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Sep 10

Financial fitness: The ‘romance scheme’ industry and how to spot it before you’re a victim –

One of the most watched shows on Netflix right now is Untold: The Girlfriend Who Didnt Exist, detailing the 2012-13 catfish story of Manti Teo.

For those unfamiliar, Teo was a star linebacker for the Notre Dame football team who played for the national championship in 2013. He was an overwhelming consensus choice to be a first-round draft pick after his senior year, a season he was dedicating to both his grandmother and girlfriend who both died on the same day.

Prior to the draft, it was revealed that the girlfriend did not exist. Teo was the victim of a catfishing scheme where someone online pretends to be someone else, usually a romantic interest to the victim.

Online romance schemes often result in the victim losing money. In the case of Manti Teo, the financial loss was future earnings, as the fallout from the scandal hurt his position in the draft.

According to the Federal Trade Commission, victims lost a combined $547 million due to romance schemes in 2021. Over 56,000 scams were reported last year. The exact number of victims is likely higher, as many people are too embarrassed to report the crime to local authorities.

Weve seen potential victims at our credit union. Regardless of gender or age, the scams all work relatively the same. Potential victims are contacted online by someone who appears interested in them. The fraudster will likely have an online profile or send you a picture. For weeks, even months, a connection is formed texts, emails, and phone calls back and forth. The victim may receive flowers or other small gifts. Ultimately, the fraudster asks for money, perhaps to help them out of a dire situation.

Most of these scams follow a common pattern; here are a few red flags:

They ask you to start communicating by text or personal email, away from the original site you met on.

They make claims that your introduction was destiny or fate, especially early in communication or after just a few contacts or a short time, they profess their love or strong feelings for you.

They claim to be from the U.S. but currently living, working, or traveling abroad. They may attempt to gain sympathy by claiming to be in the military or on a missionary mission.

They offer various excuses for why they cant show you more photos of themselves.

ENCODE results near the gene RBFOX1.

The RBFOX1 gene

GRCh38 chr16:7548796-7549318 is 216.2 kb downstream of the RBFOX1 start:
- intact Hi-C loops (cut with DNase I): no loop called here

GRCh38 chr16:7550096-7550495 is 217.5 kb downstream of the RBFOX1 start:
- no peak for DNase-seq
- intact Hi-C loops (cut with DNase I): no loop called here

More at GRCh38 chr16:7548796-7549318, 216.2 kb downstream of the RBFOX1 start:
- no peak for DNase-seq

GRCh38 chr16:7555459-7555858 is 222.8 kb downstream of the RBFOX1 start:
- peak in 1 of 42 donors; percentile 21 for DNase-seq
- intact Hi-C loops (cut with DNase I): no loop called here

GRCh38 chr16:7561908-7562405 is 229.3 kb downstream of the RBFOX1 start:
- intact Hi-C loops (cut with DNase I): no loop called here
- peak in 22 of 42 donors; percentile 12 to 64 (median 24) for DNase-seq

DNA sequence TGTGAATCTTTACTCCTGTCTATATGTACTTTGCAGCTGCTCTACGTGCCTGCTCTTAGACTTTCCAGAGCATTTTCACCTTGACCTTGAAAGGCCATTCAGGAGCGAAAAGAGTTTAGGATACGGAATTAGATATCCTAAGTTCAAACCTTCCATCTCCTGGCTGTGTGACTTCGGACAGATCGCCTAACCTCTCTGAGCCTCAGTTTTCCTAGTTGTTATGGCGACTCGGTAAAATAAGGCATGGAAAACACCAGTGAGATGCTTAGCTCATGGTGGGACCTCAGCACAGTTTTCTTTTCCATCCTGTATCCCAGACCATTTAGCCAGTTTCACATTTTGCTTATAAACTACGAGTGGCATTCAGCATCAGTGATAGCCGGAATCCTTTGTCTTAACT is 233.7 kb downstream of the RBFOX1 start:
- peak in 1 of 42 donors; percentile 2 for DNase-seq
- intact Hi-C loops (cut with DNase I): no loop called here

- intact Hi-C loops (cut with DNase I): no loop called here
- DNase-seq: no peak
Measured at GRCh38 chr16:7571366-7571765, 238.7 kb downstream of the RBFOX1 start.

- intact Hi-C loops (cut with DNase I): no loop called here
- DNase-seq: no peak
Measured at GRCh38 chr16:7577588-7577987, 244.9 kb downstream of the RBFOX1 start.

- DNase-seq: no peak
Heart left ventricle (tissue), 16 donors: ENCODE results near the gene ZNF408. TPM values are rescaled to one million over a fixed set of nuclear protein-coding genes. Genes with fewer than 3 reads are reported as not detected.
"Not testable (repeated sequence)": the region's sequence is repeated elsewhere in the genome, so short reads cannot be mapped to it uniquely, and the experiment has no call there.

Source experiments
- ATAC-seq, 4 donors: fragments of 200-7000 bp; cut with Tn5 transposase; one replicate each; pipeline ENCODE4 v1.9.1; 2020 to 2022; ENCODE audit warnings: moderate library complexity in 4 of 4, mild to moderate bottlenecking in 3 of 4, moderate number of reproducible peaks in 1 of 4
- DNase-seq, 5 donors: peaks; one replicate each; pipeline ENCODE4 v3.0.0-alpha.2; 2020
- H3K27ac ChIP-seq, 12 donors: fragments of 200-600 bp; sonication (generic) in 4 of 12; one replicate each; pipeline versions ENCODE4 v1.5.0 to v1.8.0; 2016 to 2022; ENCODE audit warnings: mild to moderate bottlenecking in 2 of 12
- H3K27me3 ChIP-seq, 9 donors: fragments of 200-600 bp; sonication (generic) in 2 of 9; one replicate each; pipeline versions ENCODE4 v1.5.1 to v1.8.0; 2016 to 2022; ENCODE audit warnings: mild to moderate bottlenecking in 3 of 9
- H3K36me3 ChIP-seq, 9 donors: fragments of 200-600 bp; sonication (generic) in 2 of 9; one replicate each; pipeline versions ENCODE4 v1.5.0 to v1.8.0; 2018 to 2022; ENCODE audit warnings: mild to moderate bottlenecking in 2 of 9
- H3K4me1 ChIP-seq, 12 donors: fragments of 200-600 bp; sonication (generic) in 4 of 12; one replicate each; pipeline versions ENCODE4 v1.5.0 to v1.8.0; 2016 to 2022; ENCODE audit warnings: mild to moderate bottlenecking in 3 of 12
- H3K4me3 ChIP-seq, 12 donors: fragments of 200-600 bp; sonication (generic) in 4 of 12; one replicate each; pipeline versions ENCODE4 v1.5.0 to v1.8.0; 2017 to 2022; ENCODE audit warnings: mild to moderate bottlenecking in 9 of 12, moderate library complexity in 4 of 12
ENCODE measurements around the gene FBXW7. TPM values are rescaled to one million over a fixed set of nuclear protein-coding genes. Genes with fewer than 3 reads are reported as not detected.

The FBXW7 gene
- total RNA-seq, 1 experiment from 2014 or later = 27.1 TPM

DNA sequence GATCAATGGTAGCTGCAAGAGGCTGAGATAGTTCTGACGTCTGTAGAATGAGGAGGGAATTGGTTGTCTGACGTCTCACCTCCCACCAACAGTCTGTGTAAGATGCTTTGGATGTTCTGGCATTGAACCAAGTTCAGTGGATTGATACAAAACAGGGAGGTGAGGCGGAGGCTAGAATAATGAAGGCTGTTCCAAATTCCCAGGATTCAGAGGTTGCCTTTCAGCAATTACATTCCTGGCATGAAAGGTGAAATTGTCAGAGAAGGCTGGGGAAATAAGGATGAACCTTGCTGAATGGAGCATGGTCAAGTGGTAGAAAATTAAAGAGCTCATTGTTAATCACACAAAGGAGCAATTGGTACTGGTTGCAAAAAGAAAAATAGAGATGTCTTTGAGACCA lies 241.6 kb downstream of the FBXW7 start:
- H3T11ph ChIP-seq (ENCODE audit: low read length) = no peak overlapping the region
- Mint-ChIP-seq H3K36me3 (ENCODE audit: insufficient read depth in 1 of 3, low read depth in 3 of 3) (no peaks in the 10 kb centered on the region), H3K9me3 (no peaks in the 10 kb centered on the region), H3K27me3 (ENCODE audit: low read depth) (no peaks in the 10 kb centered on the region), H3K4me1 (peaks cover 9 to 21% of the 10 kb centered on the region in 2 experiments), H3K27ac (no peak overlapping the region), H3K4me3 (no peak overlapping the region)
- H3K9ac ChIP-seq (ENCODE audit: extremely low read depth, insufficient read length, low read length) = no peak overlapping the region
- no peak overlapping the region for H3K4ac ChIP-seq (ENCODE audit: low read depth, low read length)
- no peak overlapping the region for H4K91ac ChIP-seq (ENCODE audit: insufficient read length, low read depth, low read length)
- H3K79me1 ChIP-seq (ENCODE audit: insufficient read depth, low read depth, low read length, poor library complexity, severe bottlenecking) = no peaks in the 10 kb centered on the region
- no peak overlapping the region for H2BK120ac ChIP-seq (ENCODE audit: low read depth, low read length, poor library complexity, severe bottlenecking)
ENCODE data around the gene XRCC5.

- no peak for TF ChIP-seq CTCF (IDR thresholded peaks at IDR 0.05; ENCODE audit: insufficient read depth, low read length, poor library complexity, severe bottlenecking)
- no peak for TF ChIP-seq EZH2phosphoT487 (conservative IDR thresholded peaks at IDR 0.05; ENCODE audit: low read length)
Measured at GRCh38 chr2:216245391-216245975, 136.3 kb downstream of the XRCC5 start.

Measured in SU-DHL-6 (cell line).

After agreeing to meet, they postpone due to a sudden emergency.

After gaining your trust, they start telling you stories of bad luck or medical illnesses.

They ask for money, goods, or any similar type of financial assistance or they indirectly/directly ask for money, gift cards, or funds to pay credit cards. If an online love interest youve never met in person asks you for money, thats a scam. No matter what story they tell you.

They ask for assistance with personal transactions (opening new bank accounts, depositing or transferring funds, shipping merchandise, etc.).

They report a sudden personal crisis and pressure you to provide financial assistance. Be especially wary if the demands become increasingly aggressive.

Never send money or share personal information to someone you have only met online. If you think someone is setting you up to be a victim, discuss with family, a close friend, or your financial institution. We are here to help you protect your money. These examples are just the tip of the iceberg for online dating schemes.

For additional information, visit and click on the Scams header, then the link for online dating romance scams.

If you or someone you know have been victimized, reach out to your local law enforcement, the FTC, and Attorney Generals office. You can submit a claim using the following links: - FAQ

Submit a Complaint PA Office of Attorney General

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Financial fitness: The 'romance scheme' industry and how to spot it before you're a victim -

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